Monday, April 12 marked the first day France’s ban on the “burqa” and “niqab” (head coverings worn by some Muslim women which cover the face) went into effect. According to The New York Times, an estimated 2,000 women in France wear full-face coverings out of a total Muslim population of five million.
How do I feel about Islamic face coverings? Well, I am not Muslim, nor am I a woman, so I don’t think it really matters how I feel about full face coverings. I believe everyone has the right to express their religious and cultural identities however they feel is appropriate. However, many people seem to disagree with my mentality of neutrality on issues which don’t affect them. As a result, women in many non-Muslim countries are often met with outright hostility simply for the way they dress.
I have identified four main arguments which have been articulated regarding support for bans on Islamic face-coverings. French politicians dislike their citizenry to be veiled behind black chadors, but apparently citizen veiling themselves behind Islamophobic ignorance is completely acceptable.
“Veils are oppressive.” Really? To whom? This is the most verbalized argument against women wearing veils. Liberals and feminists worldwide have convinced themselves that no woman would willingly CHOOSE to wear a veil; therefore, they must be forced into wearing it. This is an elitist and paternal view of women who choose to wear face coverings.
Has anybody actually asked the women themselves how they feel about it? Many polls and interviews show most Muslim women who wear face coverings were the first in their families to do so and donning the veil was a personal choice as a means to express religious or cultural identities.
Unfortunately, many people associate veiled Muslim women with radical, conservative Muslim sects and this is usually not the case. Many people associate the veil with oppressive governments such as Saudi Arabia and Iran where women are required by law to wear “hijab” (Islamic head coverings) whenever in public. This has led many people to believe any woman wearing a face covering or veil is forced to do so, which is a huge assumption.
Additionally, if French legislators really support the rights of women, they should support and respect the rights of French women to choose how then want to dress and express their identity.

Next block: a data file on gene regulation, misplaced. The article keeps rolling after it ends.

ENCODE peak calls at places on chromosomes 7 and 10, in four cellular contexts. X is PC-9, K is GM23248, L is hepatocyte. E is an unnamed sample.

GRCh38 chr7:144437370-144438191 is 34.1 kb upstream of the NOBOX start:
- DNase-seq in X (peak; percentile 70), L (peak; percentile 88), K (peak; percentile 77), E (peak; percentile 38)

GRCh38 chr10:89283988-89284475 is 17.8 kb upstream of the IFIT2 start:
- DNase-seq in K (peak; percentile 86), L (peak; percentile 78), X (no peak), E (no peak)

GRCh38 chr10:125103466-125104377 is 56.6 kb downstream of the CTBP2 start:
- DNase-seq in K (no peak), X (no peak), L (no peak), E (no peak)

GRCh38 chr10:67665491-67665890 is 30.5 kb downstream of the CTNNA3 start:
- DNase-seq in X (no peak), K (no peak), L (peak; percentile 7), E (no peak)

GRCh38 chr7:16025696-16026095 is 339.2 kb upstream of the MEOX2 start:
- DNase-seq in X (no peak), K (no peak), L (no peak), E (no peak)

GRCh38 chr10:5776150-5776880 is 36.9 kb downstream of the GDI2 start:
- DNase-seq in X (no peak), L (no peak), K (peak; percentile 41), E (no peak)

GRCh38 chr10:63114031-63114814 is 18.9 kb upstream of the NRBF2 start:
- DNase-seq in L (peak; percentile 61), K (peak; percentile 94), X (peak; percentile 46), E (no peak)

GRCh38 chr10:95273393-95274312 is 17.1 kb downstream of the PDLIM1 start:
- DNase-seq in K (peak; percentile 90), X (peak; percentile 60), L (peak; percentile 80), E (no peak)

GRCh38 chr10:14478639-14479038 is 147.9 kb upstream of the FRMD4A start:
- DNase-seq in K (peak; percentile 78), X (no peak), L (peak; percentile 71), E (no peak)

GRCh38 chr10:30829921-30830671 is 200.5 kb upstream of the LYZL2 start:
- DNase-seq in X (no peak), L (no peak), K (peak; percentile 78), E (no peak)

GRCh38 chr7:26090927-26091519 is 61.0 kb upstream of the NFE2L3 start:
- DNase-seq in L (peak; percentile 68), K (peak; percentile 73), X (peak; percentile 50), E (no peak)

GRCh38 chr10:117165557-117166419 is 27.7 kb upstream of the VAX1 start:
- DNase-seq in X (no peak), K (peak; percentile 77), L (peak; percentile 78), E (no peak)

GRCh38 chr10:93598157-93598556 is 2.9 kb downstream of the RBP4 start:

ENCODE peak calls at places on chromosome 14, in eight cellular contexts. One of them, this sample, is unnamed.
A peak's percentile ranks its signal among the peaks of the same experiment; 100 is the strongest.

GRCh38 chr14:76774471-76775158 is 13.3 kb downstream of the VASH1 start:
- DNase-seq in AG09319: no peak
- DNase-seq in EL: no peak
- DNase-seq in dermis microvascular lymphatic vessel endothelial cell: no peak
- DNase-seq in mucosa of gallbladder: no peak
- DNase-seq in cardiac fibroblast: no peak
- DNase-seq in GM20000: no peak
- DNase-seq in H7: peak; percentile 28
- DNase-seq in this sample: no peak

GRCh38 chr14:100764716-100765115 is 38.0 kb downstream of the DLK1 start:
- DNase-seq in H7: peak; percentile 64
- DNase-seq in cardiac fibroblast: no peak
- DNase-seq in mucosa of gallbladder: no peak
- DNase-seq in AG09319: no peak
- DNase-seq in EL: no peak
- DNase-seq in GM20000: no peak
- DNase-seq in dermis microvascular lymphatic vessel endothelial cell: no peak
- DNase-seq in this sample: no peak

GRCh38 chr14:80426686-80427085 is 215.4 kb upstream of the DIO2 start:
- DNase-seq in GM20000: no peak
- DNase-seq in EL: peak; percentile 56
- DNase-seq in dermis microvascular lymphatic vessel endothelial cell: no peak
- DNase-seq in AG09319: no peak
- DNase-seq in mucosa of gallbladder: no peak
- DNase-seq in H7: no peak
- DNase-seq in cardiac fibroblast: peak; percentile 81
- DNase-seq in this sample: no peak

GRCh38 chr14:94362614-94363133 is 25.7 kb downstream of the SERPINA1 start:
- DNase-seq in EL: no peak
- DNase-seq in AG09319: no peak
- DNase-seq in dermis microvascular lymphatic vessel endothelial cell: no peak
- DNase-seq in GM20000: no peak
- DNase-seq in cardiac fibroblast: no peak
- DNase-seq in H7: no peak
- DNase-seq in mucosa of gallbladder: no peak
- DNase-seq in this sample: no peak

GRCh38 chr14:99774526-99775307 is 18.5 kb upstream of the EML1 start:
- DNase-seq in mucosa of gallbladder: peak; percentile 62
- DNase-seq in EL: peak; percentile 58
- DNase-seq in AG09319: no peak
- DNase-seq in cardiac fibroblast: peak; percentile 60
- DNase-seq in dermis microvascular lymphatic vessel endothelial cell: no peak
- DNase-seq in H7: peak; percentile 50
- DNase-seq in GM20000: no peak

“Veils are a threat to public safety.” This is a ridiculous argument considering how small a population it affects. This reflects the Western societal idea we have that people who hide their face are distrustful. Does the French government really think women in full face-coverings are going to suddenly go on crime sprees and be unable to be identified by witnesses because their faces were covered?
I feel quite the contrary; doesn’t having your face completely covered garner MORE attention and make you MORE identifiable? “Sir, did you see the woman who robbed you?” “Yes Officer, she was wearing a full burqa.” That description would probably narrow the field a bit in a typical French town.
“The Veil Ban shows opposition to Radical Islam.” As stated earlier, full face-coverings are not solely a feature of Islamic extremist groups; they are present in many different communities and sects of Islam, most of which are NOT “extremists.” It seems to me banning the veil just attempts to make Muslims less visible in daily life; a reflection of increasingly racist and Islamophobic sentiments in France and many other Western European countries.
“Veiled women go against French secularism.” This is the claim made by many right-wing French politicians, including President Nikolas Sarkozy. They don’t really oppose religion as a whole. They oppose Islam. They should at least be forthcoming and admit what they are targeting. The truth is, many French citizens are becoming uncomfortable with increasing Muslim populations and are searching to solidify a “French identity” which excludes foreigners. This is proven by the growth of the “National Front” political party in France; a far-right, arguable fascist political party. Not to mention their name is kind of scary. French politicians are appealing to these groups, which is a dangerous path.